Weapons of Mass Destruction (WMD) is a nuclear, radiological, chemical, biological, or any other weapon that can kill and bring significant harm to numerous humans or cause great damage to human-made structures, natural structures, or the biosphere. The council has passed resolution 1441 by a unanimous vote. The objective of the resolution was to disarm Iraq of its weapons of mass destruction. Iraq had already been found guilty of a material breach of its obligations, stretching back over 16 previous resolutions and 12 years. Resolution 1441 was not dealing with an innocent party, but a regime this council has repeatedly convicted over the years. Resolution 1441 gave Iraq one last chance to come into compliance or face serious consequences. No council member present in voting on that day had any illusions about the nature and intent of the resolution or what serious consequences meant if Iraq did not comply. Iraq was called to cooperate with returning inspectors from UNMOVIC and IAEA and the tough standards were laid down for Iran to allow the inspectors to do their job (Powell 2015).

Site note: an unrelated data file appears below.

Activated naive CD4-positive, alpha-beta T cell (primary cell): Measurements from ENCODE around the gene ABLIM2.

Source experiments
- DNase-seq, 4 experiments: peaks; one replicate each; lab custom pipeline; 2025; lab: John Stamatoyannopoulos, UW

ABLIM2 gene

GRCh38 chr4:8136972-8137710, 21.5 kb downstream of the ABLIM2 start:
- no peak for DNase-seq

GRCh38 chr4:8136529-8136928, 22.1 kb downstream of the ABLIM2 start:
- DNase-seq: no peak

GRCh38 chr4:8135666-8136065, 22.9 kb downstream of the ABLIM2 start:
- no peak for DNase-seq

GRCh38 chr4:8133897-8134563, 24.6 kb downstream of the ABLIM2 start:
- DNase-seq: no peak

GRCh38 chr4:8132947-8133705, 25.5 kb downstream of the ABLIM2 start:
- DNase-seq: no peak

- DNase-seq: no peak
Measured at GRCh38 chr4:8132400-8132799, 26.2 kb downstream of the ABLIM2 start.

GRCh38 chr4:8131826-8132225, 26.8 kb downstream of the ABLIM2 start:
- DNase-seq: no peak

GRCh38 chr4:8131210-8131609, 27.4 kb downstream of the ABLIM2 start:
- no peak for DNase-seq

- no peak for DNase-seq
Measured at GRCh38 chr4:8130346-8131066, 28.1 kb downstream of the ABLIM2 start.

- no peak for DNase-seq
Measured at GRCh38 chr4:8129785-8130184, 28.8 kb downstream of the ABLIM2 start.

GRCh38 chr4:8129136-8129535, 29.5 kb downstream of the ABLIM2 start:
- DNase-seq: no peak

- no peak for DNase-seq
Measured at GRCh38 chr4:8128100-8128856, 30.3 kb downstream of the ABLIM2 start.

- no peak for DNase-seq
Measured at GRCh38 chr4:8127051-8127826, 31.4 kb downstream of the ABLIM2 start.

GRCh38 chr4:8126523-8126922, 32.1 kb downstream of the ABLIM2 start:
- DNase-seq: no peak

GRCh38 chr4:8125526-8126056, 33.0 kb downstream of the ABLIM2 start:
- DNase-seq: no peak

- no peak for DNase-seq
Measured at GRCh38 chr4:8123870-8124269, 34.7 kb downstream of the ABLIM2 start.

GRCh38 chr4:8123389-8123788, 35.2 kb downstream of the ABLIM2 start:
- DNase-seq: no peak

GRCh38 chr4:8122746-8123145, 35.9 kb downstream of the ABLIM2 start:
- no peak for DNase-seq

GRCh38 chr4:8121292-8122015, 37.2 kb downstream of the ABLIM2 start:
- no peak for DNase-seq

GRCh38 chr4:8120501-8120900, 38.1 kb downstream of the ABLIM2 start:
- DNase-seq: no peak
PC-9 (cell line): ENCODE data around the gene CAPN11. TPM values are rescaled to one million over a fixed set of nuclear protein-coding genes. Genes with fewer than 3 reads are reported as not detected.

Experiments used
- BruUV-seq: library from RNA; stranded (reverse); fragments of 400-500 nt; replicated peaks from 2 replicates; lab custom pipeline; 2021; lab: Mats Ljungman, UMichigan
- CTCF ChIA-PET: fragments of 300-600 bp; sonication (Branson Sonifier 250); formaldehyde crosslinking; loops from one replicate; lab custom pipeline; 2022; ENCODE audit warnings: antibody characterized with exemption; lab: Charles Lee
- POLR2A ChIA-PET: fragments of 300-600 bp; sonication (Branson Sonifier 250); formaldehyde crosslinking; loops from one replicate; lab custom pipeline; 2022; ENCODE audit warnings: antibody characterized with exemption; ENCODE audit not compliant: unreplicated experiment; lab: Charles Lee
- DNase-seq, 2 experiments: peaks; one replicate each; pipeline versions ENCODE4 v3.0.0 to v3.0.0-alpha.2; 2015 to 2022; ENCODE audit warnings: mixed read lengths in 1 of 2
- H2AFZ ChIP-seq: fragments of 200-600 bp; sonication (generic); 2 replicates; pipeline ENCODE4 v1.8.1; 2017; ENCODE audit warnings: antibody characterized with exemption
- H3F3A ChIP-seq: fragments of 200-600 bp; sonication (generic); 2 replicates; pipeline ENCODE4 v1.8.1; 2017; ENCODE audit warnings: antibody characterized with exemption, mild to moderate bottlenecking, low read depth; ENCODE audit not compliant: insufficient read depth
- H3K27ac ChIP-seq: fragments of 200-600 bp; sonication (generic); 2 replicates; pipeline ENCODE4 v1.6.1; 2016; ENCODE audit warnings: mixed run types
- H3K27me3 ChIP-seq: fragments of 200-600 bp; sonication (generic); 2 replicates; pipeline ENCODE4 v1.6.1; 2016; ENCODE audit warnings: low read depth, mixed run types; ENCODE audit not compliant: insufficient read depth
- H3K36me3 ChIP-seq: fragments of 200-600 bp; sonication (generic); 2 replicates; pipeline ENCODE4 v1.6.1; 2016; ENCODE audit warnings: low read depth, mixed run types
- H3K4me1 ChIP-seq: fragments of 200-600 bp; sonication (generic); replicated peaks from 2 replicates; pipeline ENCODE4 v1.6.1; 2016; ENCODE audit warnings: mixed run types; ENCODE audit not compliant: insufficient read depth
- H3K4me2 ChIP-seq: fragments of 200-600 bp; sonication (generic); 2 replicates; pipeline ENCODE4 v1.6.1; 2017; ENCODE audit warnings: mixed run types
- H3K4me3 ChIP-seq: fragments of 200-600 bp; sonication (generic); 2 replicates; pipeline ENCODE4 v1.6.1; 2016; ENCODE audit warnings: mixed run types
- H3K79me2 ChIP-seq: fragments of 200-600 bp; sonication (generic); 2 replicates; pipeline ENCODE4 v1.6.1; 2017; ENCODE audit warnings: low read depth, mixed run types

MAD was preferred because it was successful, it did not stop the massive death toll. Another alternative was to develop such an effective strike capability that your enemy cannot destroy you when they fired back. The MAD created fear as the theory assumed that each superpower had enough nuclear weaponry to destroy the other. If one superpower attempted a first strike on the other, they would be destroyed. WMD deter invasion and in some cases end the war at hand. They establish dominance over other countries and defends against major threats. Some WMDs can remove a threat without disturbing the environment. Nuclear weapons do serve as a deterrent to global conflict. The two approaches describe how best to prevent a war from happening. The weaknesses of the approaches are that they create a significant threat to terrorism.

 

From the information provided above, approaches have been put in place after the second world war that ensures that nations do not attack each other. It is evident that if these approaches remain firm, there will be peace and stability as nations will either have to work together or be independent. It is therefore very important that the post-cold war approach that ensures peace is maintained is not compromised as it has kept nations together.

 

 

 

 

 

 

 

 

 

 

 

 

 

 

 

 

 

 

 

 

 

References

1. Powell. C (February 6, 2003). Transcript of Powell’s UN Presentation. http://www.cnn.com/2003/US/02/05/sprj.irq.powell.transcript/

2. Wilde. R. (June 20, 2019). What is Mutually Assured Destruction? Thoughtco. https://www.thoughtco.com/mutually-assured-destruction-1221190